Bonds firm on secret ballot decision

Bonds firm on secret ballot decision

Bonds firm on secret ballot decision

JOHANNESBURG (AP) - South Africa's parliament will vote by secret ballot Tuesday on a motion of no confidence on President Jacob Zuma, the legislative body's speaker announced.

Nine out of a total of 13 parties had requested a secret ballot, which will allow members of Zuma's deeply divided African National Congress (ANC) to vote against him without fear of reprisals.

The march under the banner #unitebehind was organized to coincide with Speaker Baleka Mbete's announcement of her decision on whether the vote would be held as a secret ballot.

The ruling has been subject to a long legal battle, and the vote on Tuesday evening could still be delayed by further court appeals.

The stalwarts wrote an open letter urging MPs to remember the pledge they made as Members of Parliament - to never conduct themselves in a manner that will diminish their integrity and that of the Republic of South Africa.

The prospect of a secret ballot raises the chances of the departure of Zuma, which traders see as a net positive for the rand.

A motion of no confidence requires a simple majority to pass, in this case 201 votes out of the 400-member parliament.

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"Zuma is likely to remain even if a few MPs vote against him".

The ANC welcomes the opportunity to once again use the occasion of the debate on the motion of no confidence to speak to these successes which are daily lived reality for many of our people.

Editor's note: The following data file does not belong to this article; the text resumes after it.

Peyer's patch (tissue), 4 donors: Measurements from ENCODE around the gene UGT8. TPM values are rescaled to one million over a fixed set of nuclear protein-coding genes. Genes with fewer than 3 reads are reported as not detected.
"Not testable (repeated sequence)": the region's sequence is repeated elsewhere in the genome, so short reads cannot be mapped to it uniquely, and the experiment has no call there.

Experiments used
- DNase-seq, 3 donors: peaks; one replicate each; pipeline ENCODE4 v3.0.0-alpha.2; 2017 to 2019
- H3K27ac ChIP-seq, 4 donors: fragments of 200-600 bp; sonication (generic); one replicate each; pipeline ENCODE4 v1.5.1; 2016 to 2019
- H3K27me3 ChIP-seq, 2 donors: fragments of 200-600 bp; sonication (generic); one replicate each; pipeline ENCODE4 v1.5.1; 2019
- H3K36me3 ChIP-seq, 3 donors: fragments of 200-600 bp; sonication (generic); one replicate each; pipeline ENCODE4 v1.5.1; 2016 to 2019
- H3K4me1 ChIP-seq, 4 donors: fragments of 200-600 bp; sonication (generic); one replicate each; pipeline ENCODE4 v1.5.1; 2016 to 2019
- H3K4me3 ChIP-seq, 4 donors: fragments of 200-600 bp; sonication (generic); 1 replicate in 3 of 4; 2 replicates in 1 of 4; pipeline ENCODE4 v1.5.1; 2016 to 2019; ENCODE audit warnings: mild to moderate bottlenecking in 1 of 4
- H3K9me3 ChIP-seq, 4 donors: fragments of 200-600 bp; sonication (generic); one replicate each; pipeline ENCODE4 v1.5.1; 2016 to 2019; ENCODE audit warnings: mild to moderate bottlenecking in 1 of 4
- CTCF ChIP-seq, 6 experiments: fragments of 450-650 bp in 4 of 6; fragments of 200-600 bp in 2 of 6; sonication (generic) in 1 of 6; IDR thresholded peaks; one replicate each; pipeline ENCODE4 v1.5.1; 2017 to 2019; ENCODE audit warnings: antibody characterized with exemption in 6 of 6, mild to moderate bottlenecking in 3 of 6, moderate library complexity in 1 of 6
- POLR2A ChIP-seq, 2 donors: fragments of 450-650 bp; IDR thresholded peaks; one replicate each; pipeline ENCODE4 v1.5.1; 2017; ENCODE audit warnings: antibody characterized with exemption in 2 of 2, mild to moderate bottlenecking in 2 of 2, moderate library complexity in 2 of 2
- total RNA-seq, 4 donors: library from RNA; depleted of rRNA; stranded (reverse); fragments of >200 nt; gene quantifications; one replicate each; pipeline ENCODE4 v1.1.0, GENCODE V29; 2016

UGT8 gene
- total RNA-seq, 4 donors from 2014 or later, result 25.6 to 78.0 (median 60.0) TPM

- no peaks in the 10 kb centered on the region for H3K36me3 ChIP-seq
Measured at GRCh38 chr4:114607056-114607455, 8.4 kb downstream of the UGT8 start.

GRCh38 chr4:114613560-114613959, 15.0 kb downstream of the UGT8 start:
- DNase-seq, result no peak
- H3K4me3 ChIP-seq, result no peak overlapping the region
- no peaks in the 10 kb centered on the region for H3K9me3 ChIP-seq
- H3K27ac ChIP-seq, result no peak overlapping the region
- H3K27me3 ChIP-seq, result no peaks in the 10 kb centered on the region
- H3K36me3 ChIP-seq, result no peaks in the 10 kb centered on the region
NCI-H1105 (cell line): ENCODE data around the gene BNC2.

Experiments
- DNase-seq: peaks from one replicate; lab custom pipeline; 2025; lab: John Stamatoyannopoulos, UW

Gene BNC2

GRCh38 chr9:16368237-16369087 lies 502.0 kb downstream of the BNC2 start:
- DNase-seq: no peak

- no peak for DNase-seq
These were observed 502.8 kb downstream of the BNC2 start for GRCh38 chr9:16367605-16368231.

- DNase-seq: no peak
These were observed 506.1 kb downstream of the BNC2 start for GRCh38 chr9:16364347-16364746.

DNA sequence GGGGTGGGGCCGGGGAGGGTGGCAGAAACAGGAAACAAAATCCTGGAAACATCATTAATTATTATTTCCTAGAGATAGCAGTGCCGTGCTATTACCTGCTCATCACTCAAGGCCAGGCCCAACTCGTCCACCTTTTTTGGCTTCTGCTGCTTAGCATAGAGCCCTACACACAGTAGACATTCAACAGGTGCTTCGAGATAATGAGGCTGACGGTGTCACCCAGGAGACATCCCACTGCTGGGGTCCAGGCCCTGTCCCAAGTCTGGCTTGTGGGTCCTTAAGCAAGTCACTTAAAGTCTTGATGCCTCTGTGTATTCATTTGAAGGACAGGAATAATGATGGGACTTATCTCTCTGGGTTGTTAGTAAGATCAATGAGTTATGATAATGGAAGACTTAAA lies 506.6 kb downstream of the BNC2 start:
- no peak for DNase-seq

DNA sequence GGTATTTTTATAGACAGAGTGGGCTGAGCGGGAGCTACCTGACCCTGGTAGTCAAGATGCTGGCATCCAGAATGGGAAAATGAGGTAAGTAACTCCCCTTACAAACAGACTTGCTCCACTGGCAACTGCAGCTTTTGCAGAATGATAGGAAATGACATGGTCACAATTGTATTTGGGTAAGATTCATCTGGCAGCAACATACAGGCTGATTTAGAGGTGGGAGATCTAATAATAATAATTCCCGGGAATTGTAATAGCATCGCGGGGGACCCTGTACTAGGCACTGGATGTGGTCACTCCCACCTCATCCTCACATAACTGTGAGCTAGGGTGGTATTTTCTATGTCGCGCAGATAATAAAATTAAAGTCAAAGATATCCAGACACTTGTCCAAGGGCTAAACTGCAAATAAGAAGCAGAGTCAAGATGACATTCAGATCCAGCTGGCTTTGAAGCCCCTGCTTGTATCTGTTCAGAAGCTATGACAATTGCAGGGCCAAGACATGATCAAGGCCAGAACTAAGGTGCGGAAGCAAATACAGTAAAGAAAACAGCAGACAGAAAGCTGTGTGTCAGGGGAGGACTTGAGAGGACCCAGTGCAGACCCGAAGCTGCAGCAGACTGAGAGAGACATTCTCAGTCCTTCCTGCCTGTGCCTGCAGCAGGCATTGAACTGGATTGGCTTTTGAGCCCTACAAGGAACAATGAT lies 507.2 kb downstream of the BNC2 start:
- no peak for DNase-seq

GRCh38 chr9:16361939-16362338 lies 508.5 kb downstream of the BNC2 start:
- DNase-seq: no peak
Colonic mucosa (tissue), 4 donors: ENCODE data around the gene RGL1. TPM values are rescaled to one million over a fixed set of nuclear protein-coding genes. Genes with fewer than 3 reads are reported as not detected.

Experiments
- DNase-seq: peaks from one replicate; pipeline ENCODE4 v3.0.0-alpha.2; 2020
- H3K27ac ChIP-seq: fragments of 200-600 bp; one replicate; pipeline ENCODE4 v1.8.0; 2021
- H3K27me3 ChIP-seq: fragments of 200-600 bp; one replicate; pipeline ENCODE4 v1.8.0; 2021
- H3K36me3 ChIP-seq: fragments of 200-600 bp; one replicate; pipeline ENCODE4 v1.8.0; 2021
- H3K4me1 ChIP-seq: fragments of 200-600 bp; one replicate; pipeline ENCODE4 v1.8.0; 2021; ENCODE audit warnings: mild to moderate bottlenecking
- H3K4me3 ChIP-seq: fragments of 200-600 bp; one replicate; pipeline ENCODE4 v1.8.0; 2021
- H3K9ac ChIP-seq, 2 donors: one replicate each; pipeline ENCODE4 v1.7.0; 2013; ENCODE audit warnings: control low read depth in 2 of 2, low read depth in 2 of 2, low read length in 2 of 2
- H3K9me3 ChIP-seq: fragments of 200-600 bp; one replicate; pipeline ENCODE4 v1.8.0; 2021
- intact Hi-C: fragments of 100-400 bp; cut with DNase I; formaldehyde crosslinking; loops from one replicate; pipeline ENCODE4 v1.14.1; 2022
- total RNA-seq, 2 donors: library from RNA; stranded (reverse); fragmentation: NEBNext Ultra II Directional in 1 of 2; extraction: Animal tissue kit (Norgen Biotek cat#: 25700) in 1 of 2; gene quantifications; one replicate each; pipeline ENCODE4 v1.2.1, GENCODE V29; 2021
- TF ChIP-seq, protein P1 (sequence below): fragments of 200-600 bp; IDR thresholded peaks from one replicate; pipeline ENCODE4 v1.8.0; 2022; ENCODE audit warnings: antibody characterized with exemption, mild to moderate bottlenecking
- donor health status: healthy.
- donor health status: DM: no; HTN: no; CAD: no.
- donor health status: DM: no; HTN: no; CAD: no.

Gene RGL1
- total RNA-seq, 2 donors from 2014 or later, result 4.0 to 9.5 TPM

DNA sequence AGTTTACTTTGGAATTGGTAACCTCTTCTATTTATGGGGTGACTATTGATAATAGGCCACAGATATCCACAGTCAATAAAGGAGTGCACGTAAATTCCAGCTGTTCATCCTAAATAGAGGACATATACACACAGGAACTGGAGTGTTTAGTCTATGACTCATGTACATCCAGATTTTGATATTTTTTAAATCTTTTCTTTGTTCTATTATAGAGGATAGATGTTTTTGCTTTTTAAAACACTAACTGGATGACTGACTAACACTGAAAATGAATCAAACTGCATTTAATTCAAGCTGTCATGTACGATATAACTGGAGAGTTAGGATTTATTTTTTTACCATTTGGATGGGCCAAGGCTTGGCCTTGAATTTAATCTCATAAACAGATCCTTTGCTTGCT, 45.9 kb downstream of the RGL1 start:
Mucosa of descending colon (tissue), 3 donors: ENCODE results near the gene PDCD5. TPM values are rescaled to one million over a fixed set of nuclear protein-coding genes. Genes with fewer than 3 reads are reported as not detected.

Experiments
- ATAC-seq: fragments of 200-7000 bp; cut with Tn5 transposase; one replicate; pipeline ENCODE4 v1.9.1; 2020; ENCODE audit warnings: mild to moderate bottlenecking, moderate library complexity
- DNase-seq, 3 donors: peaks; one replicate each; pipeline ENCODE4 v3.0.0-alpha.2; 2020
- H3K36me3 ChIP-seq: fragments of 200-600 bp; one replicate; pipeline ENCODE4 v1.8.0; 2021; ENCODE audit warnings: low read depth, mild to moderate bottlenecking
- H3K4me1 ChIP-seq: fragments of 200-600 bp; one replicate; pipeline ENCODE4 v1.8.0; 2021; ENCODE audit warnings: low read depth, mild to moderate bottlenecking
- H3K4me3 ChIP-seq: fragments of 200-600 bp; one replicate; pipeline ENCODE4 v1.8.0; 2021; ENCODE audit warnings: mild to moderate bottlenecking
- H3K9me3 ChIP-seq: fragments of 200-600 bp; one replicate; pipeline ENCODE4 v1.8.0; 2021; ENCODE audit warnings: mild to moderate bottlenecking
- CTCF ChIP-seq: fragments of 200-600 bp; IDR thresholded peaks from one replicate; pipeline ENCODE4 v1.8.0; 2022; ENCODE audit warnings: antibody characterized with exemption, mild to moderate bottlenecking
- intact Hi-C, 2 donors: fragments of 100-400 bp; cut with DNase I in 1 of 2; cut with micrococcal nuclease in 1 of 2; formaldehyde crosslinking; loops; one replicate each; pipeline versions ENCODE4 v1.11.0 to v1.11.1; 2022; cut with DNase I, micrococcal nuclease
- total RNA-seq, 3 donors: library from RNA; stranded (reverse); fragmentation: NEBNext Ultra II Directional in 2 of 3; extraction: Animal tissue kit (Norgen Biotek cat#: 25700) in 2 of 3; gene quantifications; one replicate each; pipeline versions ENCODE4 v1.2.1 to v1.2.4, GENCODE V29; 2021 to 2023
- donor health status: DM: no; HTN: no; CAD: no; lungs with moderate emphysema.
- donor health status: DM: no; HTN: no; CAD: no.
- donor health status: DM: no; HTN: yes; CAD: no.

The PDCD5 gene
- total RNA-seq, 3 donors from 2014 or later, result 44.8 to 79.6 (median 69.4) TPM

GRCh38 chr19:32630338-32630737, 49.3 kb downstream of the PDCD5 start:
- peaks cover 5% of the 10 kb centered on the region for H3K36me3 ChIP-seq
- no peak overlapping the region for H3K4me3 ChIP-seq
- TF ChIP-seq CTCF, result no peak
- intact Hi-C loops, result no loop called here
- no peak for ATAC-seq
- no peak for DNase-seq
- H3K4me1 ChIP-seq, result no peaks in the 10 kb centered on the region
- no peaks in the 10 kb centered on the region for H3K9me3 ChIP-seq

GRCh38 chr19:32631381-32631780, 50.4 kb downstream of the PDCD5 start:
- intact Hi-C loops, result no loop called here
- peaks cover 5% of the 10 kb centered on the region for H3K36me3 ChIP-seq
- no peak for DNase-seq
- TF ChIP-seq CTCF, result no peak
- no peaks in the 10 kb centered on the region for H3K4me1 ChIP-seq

However, Economic Freedom Fighters (EFF) leader Julius Malema expressed confidence that ANC MPs would vote with their conscience but hinted that opposition parties were themselves split.

As the ANC in Parliament we have always maintained that we will support whatever decision the Speaker takes on this matter.

Tomorrow's vote of no confidence was not a "silver bullet that will rescue our ailing country but it is the critical step that South Africa needs to start taking back our democracy". We will not vote with the opposition to collapse our democratically elected government.

BLSA wrote to its member organisations encouraging them to find a mutually acceptable way to give allowance to employees who wish to participate in the protest activities with no loss of income or benefits, and without the need to apply for leave.

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